Detection of viral RNA during acute infection using nucleic acid amplification tests provides more specific results, said the investigators, “… and a number of commercial nucleic acid amplification tests have received emergency use authorization. In addition to serum, testing of whole blood and urine is recommended because of the higher vial loads and longer duration of shedding. However, nucleic acid amplification testing has limited utility because many patients are asymptomatic or present for testing after the brief period of Zika shedding has passed.”

In conclusion the authors wrote, “The greatest need and most difficult challenge is development of accurate antibody tests for the diagnosis of recent Zika infection. Research is urgently needed to identify Zika virus epitopes that do not crossreact with other flavivirus antigens. New information is emerging at a rapid pace and, with ongoing public-private and international collaborations and government support, it is hoped that rapid progress will be made in developing robust and widely applicable diagnostic tools.”3

Still Making News

As we wend our collective way into 2017, Zika Virus discovery, discussion and debate continues on a daily basis. On Jan. 16, the New York Times reported on a “failed response” to Zika.

The conclusions drawn in the Times’ assessment of a year of Zika Virus activism are sobering: “The positives were counterbalanced by many negatives, experts said. They harshly criticized the partisan bickering that delayed a Zika-funding bill in Congress for months, and they decried the failure of every city in the hemisphere—other than Miami—to control mosquitoes … But the greatest failure, all agreed, was that while tourists were warned away from epidemic areas, tens of millions of women living in them—many of them poor slum dwellers—were left unprotected. As a result, a wave of brain-damaged babies is now being born. Their families are already suffering, and their medical care will eventually cost hundreds of millions of dollars. The failure to advise women to postpone pregnancy, if they could, until the epidemic passed ‘was the single greatest travesty of the epidemic,’ said Amir Attaran, a professor of law and medicine at the University of Ottawa. It was ‘hideously racist hypocrisy.’”4

In late January, Jamaica reported its first probable case of Zika-induced microcephaly in the Jamaica Observer.5 And according to the CDC, as of Jan. 25, there have been a total of 4,711 cases of Zika reported in the US, with 213 locally acquired cases in Florida and six locally acquired cases in Texas.6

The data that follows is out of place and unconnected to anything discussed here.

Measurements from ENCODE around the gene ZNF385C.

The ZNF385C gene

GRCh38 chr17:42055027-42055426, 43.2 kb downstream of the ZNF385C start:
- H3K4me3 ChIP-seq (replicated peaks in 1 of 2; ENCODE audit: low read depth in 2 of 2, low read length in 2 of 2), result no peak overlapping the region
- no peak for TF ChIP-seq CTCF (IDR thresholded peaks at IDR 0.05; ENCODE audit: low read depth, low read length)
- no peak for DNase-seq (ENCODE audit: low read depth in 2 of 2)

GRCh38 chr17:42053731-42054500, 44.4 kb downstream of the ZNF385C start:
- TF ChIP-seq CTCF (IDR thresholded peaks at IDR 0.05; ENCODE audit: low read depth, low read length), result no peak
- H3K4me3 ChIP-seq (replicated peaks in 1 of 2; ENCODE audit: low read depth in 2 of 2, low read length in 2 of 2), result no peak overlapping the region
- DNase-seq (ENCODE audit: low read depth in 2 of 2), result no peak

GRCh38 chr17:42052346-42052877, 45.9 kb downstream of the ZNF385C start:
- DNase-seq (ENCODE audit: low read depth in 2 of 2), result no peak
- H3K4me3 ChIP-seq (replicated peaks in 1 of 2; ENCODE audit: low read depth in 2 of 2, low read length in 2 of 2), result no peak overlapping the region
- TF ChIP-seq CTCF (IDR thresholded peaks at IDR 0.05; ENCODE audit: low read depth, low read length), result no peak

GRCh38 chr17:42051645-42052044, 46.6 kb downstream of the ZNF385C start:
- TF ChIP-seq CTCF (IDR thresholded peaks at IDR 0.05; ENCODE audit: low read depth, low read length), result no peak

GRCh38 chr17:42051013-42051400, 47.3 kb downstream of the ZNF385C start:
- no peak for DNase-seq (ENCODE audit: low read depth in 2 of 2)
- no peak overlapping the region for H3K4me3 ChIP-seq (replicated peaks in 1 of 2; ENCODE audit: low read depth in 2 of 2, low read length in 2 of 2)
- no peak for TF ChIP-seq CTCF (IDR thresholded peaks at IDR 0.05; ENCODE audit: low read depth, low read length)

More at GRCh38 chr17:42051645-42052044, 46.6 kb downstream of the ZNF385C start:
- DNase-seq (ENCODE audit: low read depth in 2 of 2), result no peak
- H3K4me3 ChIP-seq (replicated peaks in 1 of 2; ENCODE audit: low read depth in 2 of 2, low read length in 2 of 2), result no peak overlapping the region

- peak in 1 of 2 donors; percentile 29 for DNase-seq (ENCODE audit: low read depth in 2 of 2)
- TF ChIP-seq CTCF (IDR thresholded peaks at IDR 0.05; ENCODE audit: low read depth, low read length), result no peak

The year holds ongoing questions and hopes for answers surrounding ZIKV. In her Oxford University Press blog, Luisa Barzon, MD, associate professor in the department of molecular medicine of the University of Padova, Italy, and an author of “Zika virus: from pathogenesis to disease control,” published in FEMS Microbiology Letters, pinpoints the most pressing questions at hand. Offering a map for forward-facing inquiry, Barzon wrote, “Several questions still remain open, such as how the virus infects and interacts with mosquito and human cells; which are the key genetic and molecular determinants of pathogenesis; how long the virus persists in human blood and tissues and its transmissibility; and how the innate and adaptive immune responses can counteract the virus and protect from reinfection. The responses to these questions are crucial, in this New Year and the future, to developing new antiviral medicines and improved protocols for ZIKV control.”1


  1. FEMS Microbiology Letters. Zika Virus: A New Year Update.
  2. PLoS Med. Zika Virus Infection as a Cause of Congenital Brain Abnormalities and Guillain–Barré Syndrome: Systematic Review. 2017;14(1): e1002203. doi:10.1371/journal.pmed.1002203
  3. Arch Pathol Lab Med. Special Issue—The Zika Virus Global Pandemic: The Latest Emerging Infection. 2017;141:60-67; doi:10.5858/arpa.2016-0406-SA
  4. NY Times. How the Response to Zika Failed Millions.
  5. Jamaica Observer. Baby born with Zika-related microcephaly? 2017. 
  6. Centers for Disease Control. Zika Virus: Case Counts in the U.S. Updated Jan. 25, 2017.